Several DTC ecommerce advertisers are doing admirably well with Facebook Ads.
But I don’t think any brand should depend on a single marketing platform.
I’ve written before about how to bring winning Facebook assets over to Google using a Performance Max campaign that replicates the social experience as best as possible.
Today, I want to make a case for when, how, and why to consider YouTube Ads.
YouTube is a unique platform – not truly search, not fully social. It’s part of Google, yet it stands on its own. As a result, it’s not easy to master.
I tackled this in 7 important YouTube Ads lessons every media buyer should know. If you don’t want to click through, here’s the gist.
With that in mind, here’s why direct-to-consumer (DTC) ecommerce brands should consider YouTube Ads.
Remember the frame of mind people are in when they’re browsing YouTube.
You’ve got folks in theater mode, looking for a solution or catching up on content. And you’ve got people scrolling through Shorts, similar to the endless scroll of social media.
But unlike Facebook, ads on YouTube are interruptive. Whether they appear at the start of a video or in the middle, you’re asking for attention when people would rather be doing something else.
But if there’s one thing DTC ecommerce advertisers are good at, it’s thumb-stopping hooks.
Ultimately, both platforms are about the retention graph. Like Facebook, YouTube shows you a chart of how many viewers stay on a video until the end. You’ll want to refer to that chart and tweak your creatives accordingly.
How do you get more people to stay to the end? Make your content more interesting.
With a strong hook and compelling storyline, your “ad” could be anything from a music video to a fix-it guide.
As long as it’s entertaining, people will watch videos several minutes in length because that’s what they came to YouTube for.
Another approach is to build around short-form, snackable content. Take your winning ads from Facebook, chop them up if they’re longer than 60 seconds, and populate your channel with several organic Shorts.
You can use these to start advertising (see below for how to set this up). Any content that does well organically should also do well in the ads platform and vice versa.
It’s easy to get things wrong on YouTube, from unrealistic expectations to expecting crystal clear attribution. But with the right approach, an already strong brand will likely be elevated further.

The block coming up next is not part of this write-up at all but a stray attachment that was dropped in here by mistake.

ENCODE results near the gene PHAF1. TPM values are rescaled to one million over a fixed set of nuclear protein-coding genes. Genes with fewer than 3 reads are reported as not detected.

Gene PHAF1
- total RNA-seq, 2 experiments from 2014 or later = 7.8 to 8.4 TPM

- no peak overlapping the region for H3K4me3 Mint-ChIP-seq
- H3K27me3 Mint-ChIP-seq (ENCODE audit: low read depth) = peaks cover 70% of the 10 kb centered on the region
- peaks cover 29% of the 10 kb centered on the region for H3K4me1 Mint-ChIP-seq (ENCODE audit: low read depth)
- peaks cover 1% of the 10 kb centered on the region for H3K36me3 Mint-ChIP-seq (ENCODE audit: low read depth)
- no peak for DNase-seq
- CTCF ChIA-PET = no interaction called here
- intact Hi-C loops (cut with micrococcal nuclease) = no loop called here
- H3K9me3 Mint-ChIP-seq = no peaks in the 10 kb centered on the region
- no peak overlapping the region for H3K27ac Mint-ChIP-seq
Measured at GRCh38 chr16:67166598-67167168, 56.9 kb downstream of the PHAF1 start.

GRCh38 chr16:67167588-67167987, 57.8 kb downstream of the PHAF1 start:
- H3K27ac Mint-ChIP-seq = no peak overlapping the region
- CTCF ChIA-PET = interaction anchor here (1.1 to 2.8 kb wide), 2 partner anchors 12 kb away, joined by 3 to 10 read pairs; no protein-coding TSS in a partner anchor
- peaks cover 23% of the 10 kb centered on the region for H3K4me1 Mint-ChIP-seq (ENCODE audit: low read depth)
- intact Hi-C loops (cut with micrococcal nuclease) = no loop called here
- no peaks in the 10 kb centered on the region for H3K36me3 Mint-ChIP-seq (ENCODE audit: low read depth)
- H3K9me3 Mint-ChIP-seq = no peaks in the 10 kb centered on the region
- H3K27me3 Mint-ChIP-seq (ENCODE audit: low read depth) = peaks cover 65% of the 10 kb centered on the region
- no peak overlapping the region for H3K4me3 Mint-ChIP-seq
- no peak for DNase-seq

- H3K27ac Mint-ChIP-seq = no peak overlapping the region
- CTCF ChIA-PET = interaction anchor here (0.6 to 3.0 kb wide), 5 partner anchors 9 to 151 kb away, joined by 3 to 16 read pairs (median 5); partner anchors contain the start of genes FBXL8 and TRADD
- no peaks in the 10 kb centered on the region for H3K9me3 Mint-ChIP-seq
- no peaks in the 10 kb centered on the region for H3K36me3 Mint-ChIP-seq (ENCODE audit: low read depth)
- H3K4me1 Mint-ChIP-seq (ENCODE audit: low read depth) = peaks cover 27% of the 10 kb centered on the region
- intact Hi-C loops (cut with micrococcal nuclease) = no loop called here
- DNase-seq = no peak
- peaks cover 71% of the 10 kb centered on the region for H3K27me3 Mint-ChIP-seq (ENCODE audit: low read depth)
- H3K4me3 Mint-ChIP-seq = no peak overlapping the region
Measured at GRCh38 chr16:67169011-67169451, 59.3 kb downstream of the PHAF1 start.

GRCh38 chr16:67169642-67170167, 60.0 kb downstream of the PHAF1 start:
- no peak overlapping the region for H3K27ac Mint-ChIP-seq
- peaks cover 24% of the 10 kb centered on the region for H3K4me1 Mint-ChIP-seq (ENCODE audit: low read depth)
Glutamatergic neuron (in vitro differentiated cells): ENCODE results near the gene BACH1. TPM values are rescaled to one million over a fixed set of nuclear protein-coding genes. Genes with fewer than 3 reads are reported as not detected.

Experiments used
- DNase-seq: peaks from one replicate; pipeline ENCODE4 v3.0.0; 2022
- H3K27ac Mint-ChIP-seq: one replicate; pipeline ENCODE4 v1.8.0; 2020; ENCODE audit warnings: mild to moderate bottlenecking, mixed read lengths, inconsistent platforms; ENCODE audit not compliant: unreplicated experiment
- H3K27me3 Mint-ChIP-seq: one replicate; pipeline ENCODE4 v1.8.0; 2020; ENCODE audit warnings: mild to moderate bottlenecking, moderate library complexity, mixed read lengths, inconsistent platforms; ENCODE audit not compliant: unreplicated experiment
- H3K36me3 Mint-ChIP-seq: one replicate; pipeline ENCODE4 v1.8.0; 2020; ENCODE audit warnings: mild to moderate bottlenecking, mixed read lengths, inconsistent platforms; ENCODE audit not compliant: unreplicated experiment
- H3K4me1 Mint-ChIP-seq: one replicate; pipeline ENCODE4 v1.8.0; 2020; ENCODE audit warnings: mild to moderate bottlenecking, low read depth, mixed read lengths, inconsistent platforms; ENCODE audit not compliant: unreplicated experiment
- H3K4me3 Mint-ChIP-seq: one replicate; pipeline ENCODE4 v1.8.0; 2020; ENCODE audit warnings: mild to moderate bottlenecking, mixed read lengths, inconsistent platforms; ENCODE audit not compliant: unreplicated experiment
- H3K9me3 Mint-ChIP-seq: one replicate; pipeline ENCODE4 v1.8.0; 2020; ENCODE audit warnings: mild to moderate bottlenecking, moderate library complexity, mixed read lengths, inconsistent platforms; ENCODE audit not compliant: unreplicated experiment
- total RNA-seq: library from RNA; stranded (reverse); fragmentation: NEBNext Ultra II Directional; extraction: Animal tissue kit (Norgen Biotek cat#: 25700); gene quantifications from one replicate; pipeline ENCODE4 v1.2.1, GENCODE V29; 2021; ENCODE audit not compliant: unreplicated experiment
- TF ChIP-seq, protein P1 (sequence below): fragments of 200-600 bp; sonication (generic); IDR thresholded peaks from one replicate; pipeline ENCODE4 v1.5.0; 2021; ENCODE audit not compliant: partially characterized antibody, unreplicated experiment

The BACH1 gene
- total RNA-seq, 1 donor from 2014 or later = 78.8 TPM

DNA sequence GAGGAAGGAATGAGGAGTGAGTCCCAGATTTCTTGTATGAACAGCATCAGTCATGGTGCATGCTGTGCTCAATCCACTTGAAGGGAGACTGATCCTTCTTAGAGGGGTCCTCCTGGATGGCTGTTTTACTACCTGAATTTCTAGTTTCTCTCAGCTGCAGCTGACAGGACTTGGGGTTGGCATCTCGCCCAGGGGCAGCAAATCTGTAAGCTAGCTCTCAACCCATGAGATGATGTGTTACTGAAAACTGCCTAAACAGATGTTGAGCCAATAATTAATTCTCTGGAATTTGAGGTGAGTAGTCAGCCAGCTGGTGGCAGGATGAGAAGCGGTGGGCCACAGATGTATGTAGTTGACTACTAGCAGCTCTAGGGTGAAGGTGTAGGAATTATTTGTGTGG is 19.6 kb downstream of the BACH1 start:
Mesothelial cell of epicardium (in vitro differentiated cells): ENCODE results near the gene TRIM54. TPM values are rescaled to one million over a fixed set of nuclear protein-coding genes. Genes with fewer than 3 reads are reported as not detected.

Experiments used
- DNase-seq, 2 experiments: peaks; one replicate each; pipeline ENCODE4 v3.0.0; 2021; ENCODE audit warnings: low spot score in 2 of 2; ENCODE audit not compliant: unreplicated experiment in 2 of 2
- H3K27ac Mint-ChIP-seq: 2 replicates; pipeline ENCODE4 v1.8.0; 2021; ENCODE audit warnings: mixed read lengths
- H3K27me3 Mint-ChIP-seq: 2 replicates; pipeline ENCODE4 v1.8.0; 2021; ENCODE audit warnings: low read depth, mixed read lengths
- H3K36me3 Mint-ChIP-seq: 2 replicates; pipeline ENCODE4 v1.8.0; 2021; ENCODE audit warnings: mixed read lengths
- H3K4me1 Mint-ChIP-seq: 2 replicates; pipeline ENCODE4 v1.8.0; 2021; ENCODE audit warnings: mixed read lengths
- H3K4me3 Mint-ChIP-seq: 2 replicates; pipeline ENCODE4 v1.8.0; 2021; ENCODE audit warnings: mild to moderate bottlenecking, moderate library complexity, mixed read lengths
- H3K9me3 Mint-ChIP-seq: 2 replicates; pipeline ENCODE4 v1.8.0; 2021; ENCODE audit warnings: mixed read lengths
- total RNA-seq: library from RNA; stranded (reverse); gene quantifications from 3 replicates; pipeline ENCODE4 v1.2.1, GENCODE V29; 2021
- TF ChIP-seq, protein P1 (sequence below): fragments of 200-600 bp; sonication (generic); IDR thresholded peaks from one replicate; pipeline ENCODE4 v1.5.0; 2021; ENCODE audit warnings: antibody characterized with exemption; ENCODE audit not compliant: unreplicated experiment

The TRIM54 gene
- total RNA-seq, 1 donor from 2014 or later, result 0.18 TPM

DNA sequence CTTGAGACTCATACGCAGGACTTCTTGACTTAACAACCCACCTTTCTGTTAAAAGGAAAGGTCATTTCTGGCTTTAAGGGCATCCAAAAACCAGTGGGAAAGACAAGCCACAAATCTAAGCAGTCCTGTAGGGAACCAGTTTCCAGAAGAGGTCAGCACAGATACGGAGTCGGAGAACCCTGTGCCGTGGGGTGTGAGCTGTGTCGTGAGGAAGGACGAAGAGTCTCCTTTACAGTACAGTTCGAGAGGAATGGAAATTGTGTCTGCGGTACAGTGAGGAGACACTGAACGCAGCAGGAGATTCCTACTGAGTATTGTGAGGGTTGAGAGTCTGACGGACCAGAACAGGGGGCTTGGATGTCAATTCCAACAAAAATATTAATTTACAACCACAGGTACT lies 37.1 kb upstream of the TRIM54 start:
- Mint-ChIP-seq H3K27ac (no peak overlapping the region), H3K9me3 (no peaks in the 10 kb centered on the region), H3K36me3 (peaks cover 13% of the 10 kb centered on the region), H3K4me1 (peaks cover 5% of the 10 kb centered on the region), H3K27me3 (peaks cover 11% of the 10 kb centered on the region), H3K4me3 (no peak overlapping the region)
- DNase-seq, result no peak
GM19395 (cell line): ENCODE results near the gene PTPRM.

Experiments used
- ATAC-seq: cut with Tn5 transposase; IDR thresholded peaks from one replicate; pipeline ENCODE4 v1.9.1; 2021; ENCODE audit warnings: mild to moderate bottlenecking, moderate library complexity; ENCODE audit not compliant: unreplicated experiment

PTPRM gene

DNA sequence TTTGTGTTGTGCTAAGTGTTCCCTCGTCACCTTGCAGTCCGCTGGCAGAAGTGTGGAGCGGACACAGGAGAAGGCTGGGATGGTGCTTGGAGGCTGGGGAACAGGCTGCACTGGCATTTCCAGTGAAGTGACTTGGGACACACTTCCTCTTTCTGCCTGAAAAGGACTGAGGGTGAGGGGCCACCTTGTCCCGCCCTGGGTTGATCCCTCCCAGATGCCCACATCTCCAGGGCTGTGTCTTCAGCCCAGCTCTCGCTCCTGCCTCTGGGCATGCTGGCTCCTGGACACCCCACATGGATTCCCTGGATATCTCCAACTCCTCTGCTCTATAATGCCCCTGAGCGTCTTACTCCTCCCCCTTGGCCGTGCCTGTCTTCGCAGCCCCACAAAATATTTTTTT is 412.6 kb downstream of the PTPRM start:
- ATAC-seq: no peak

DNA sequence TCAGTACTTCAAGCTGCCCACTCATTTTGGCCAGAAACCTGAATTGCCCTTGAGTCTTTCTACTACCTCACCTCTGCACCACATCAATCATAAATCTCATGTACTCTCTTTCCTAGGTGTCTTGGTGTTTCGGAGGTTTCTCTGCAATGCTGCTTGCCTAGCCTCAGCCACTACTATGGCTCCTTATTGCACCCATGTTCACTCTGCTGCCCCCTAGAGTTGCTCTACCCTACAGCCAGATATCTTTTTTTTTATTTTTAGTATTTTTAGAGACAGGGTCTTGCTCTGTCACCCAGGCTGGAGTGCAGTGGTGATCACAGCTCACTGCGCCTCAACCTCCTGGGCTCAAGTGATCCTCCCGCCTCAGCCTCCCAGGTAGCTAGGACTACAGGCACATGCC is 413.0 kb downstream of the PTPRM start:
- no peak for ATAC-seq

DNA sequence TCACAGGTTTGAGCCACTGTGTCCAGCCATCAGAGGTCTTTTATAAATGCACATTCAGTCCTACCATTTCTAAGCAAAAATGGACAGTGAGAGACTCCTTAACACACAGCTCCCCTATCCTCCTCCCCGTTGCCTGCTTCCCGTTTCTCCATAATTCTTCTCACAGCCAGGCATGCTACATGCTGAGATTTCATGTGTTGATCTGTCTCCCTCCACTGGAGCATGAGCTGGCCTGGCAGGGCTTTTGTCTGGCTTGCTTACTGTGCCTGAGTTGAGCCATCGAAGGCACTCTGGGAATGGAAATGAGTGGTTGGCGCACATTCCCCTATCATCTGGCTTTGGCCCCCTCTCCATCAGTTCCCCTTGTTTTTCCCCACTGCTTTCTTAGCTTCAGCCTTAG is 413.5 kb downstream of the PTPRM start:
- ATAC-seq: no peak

Here are five things you should do to give your brand the best chance of achieving that.
YouTube has over 2.68 billion users, making it the second-largest search engine behind Google. So once you’ve tapped out other networks – Search, Shopping, Performance Max, Facebook, Instagram, TikTok and everything else – YouTube offers tremendous scale to diversify further.
Note: Google’s attribution is largely click-based, so you won’t see as many reported conversions. Both your ROAS and CPA will be lower than you’re accustomed to, while campaigns will need more time before you start seeing the results in post-purchase surveys.
YouTube Shorts is particularly interesting, but Google doesn’t offer the ability to create a Shorts-only campaign. There are ways of getting past this – kind of.
Create a new video action campaign that targets only mobile devices. This somewhat forces the system to go only to mobile devices, and in that format, it tends to lean towards Shorts.
Be sure to only provide vertical video assets shorter than 60 seconds.
You won’t get the same ROAS you do on Facebook, at least not the same reported ROAS. But it can provide a similar level of incremental revenue and scale.
Your approach must differ since YouTube is about creating awareness so other platforms can win more conversions.
Whatever revenue is reported by Google, know that it’s just a drop in the bucket in terms of its incremental impact on your business.
If you go in heavy with YouTube, there’s a good chance you won’t get any results. Start with one campaign and see how things go. YouTube is budget-intensive.
Without sufficient investment, there’s a good chance that you’ll go months without seeing any scale. Or worse, pull the plug on what could have been a high-potential campaign.
There’s a strong chance you already use post-purchase surveys to ask customers where they first heard about your brand. This is a good way to find people who discovered you on YouTube but converted elsewhere.
But it’s self-identifying and not foolproof, so you may wish to consider tools like Northbeam or Triple Whale to measure impact. Just remember, no attribution is ever perfect.
I like to think of YouTube Ads clicks as the beginning of a beautiful journey.
Some people go on to become website traffic and enter your remarketing campaigns. Some will join your email list. A few may not click or visit your site but think about you later and look for you by name, eventually entering your funnel via a branded ad.
Naturally, attribution and reporting aren’t robust enough to track all that. So you’ll need to be patient, trust in YouTube as well as your own creatives, and look for incremental correlation rather than causation. This means not testing out other platforms as you expand to YouTube.
Keep in mind what YouTube means to people. It’s a source of entertainment, an escape from reality. A place where people go to have their biases confirmed, problems are solved, and businesses and careers are made.
It’s only natural that users value their time there and have demanding attention spans.
But if you’re sitting on winning assets that offer and align with what they’re looking for, ignoring YouTube is as good as leaving money on the table.
from Search Engine Land https://searchengineland.com/youtube-ads-ecommerce-guide-428130
via free Seo Tools